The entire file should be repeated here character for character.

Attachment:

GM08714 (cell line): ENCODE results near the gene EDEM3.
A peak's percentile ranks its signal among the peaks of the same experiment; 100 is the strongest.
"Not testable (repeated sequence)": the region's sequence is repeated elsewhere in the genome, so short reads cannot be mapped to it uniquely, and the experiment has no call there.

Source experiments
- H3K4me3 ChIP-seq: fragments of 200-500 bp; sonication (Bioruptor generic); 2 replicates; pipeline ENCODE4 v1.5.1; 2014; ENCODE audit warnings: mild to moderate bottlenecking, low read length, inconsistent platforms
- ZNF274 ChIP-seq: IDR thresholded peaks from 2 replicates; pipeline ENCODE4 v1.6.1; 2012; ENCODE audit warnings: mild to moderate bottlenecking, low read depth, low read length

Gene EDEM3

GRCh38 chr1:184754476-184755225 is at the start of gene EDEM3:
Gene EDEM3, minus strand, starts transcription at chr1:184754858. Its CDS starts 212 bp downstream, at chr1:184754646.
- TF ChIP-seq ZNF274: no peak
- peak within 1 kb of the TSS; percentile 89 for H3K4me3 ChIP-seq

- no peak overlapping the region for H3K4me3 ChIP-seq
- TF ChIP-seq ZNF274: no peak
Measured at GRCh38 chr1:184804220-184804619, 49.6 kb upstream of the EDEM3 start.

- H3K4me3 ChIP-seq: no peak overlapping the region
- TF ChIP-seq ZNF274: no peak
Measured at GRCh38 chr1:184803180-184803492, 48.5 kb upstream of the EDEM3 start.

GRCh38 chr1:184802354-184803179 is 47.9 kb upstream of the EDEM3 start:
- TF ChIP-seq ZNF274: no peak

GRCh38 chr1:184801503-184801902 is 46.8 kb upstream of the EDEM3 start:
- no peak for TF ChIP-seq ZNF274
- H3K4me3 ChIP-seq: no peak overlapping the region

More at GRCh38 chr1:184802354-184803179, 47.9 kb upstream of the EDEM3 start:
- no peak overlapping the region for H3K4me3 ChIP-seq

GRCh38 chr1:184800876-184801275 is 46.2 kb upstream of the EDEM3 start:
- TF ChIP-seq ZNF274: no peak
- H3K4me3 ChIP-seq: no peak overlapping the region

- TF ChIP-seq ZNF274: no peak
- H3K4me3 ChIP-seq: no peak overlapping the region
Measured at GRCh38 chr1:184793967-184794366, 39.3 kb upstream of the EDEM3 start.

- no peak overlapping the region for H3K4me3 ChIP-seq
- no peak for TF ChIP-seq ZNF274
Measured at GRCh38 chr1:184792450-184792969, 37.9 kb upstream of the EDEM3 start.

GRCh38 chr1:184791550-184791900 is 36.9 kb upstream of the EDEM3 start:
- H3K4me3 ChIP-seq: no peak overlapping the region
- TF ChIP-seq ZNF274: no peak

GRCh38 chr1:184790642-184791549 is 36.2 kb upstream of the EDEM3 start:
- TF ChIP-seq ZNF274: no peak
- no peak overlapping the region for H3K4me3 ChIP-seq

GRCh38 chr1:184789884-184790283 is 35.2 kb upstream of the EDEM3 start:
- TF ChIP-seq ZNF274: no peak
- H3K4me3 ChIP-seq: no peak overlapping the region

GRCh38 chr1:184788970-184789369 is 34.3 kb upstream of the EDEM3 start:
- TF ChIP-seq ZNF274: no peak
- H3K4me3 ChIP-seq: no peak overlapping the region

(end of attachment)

GM08714 (cell line): ENCODE results near the gene EDEM3.
A peak's percentile ranks its signal among the peaks of the same experiment; 100 is the strongest.
"Not testable (repeated sequence)": the region's sequence is repeated elsewhere in the genome, so short reads cannot be mapped to it uniquely, and the experiment has no call there.

Source experiments
- H3K4me3 ChIP-seq: fragments of 200-500 bp; sonication (Bioruptor generic); 2 replicates; pipeline ENCODE4 v1.5.1; 2014; ENCODE audit warnings: mild to moderate bottlenecking, low read length, inconsistent platforms
- ZNF274 ChIP-seq: IDR thresholded peaks from 2 replicates; pipeline ENCODE4 v1.6.1; 2012; ENCODE audit warnings: mild to moderate bottlenecking, low read depth, low read length

Gene EDEM3

GRCh38 chr1:184754476-184755225 is at the start of gene EDEM3:
Gene EDEM3, minus strand, starts transcription at chr1:184754858. Its CDS starts 212 bp downstream, at chr1:184754646.
- TF ChIP-seq ZNF274: no peak
- peak within 1 kb of the TSS; percentile 89 for H3K4me3 ChIP-seq

- no peak overlapping the region for H3K4me3 ChIP-seq
- TF ChIP-seq ZNF274: no peak
Measured at GRCh38 chr1:184804220-184804619, 49.6 kb upstream of the EDEM3 start.

- H3K4me3 ChIP-seq: no peak overlapping the region
- TF ChIP-seq ZNF274: no peak
Measured at GRCh38 chr1:184803180-184803492, 48.5 kb upstream of the EDEM3 start.

GRCh38 chr1:184802354-184803179 is 47.9 kb upstream of the EDEM3 start:
- TF ChIP-seq ZNF274: no peak

GRCh38 chr1:184801503-184801902 is 46.8 kb upstream of the EDEM3 start:
- no peak for TF ChIP-seq ZNF274
- H3K4me3 ChIP-seq: no peak overlapping the region

More at GRCh38 chr1:184802354-184803179, 47.9 kb upstream of the EDEM3 start:
- no peak overlapping the region for H3K4me3 ChIP-seq

GRCh38 chr1:184800876-184801275 is 46.2 kb upstream of the EDEM3 start:
- TF ChIP-seq ZNF274: no peak
- H3K4me3 ChIP-seq: no peak overlapping the region

- TF ChIP-seq ZNF274: no peak
- H3K4me3 ChIP-seq: no peak overlapping the region
Measured at GRCh38 chr1:184793967-184794366, 39.3 kb upstream of the EDEM3 start.

- no peak overlapping the region for H3K4me3 ChIP-seq
- no peak for TF ChIP-seq ZNF274
Measured at GRCh38 chr1:184792450-184792969, 37.9 kb upstream of the EDEM3 start.

GRCh38 chr1:184791550-184791900 is 36.9 kb upstream of the EDEM3 start:
- H3K4me3 ChIP-seq: no peak overlapping the region
- TF ChIP-seq ZNF274: no peak

GRCh38 chr1:184790642-184791549 is 36.2 kb upstream of the EDEM3 start:
- TF ChIP-seq ZNF274: no peak
- no peak overlapping the region for H3K4me3 ChIP-seq

GRCh38 chr1:184789884-184790283 is 35.2 kb upstream of the EDEM3 start:
- TF ChIP-seq ZNF274: no peak
- H3K4me3 ChIP-seq: no peak overlapping the region

GRCh38 chr1:184788970-184789369 is 34.3 kb upstream of the EDEM3 start:
- TF ChIP-seq ZNF274: no peak
- H3K4me3 ChIP-seq: no peak overlapping the region